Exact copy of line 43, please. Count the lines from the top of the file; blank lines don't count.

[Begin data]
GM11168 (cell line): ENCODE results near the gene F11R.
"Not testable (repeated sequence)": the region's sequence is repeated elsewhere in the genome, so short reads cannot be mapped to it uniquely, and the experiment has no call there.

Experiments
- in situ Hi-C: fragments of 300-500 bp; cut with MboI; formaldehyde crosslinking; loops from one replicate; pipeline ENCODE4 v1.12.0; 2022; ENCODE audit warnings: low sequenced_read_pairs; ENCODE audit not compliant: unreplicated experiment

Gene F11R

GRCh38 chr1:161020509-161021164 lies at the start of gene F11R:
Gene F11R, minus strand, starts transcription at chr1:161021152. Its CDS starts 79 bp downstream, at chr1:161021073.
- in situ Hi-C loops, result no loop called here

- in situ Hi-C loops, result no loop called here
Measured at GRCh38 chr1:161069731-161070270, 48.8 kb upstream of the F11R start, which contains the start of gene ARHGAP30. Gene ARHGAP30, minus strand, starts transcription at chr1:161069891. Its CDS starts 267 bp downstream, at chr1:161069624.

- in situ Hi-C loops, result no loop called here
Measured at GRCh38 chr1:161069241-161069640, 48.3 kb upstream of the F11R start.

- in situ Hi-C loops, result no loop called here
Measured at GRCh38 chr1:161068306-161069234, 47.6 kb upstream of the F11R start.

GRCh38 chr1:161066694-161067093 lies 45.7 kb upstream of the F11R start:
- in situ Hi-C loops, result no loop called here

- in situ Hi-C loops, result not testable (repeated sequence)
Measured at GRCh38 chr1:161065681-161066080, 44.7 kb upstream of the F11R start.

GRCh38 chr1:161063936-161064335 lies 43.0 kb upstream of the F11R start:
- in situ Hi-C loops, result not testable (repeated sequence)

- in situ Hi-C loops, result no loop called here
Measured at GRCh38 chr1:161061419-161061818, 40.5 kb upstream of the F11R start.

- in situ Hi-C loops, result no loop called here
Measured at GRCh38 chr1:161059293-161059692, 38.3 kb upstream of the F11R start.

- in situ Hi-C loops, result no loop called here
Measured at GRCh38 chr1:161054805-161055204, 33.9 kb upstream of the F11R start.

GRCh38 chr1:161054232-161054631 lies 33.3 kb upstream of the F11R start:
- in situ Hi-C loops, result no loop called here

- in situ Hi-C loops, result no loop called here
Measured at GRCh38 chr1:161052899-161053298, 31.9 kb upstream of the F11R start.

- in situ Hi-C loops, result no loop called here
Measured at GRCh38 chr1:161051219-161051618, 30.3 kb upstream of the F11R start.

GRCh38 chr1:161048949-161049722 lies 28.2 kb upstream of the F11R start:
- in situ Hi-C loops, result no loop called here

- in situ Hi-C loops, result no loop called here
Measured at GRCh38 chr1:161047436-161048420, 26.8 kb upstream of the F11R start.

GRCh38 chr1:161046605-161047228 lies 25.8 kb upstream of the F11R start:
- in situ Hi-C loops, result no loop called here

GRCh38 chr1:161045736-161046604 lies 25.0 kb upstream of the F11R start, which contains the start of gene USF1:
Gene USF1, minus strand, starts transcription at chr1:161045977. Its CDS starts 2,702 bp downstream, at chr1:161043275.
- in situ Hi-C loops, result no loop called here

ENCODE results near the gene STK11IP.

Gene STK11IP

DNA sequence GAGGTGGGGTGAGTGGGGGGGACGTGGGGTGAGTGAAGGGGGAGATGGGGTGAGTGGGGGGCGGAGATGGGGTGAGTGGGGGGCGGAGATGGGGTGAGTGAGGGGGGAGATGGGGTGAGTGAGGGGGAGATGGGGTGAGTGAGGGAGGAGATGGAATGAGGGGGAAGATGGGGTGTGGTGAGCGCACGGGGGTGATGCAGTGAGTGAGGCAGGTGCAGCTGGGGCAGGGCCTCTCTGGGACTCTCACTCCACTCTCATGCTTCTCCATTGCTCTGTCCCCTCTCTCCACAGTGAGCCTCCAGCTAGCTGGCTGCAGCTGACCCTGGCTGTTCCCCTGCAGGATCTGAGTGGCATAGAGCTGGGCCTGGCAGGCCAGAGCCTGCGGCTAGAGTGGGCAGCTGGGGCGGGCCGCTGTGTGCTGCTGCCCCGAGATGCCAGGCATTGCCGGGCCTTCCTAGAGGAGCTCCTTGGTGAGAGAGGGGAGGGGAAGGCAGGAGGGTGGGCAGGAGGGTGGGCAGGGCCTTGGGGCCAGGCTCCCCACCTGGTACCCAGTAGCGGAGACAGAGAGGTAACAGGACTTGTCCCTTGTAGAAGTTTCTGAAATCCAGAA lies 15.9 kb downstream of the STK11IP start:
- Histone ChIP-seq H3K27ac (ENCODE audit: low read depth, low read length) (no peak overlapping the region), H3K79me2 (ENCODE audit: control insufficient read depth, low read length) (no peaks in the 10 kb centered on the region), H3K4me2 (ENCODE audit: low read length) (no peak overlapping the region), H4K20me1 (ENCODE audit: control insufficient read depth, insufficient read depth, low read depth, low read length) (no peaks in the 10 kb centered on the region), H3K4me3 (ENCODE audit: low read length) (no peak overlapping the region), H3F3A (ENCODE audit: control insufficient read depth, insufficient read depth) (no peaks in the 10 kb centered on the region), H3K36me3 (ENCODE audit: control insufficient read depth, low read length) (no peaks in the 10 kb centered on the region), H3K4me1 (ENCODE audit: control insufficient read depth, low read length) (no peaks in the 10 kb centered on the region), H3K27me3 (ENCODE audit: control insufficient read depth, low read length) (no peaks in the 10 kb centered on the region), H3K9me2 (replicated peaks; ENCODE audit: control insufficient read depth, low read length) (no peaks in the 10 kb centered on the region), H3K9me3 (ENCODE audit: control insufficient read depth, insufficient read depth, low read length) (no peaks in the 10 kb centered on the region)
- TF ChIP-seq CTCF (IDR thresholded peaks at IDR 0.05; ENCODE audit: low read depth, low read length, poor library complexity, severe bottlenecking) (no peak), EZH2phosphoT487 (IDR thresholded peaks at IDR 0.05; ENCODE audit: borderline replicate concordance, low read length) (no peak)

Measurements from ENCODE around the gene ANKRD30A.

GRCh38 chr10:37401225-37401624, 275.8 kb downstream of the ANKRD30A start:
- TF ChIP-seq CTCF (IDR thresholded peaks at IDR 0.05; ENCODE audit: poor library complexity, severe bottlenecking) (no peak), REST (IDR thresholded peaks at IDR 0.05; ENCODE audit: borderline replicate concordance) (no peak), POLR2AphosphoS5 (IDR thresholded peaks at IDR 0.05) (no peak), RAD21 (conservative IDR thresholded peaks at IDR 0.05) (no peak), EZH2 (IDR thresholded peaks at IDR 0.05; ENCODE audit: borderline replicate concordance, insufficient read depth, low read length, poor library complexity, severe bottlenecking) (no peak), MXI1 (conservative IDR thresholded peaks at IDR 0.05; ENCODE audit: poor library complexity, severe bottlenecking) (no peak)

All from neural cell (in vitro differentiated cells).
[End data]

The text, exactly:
Gene STK11IP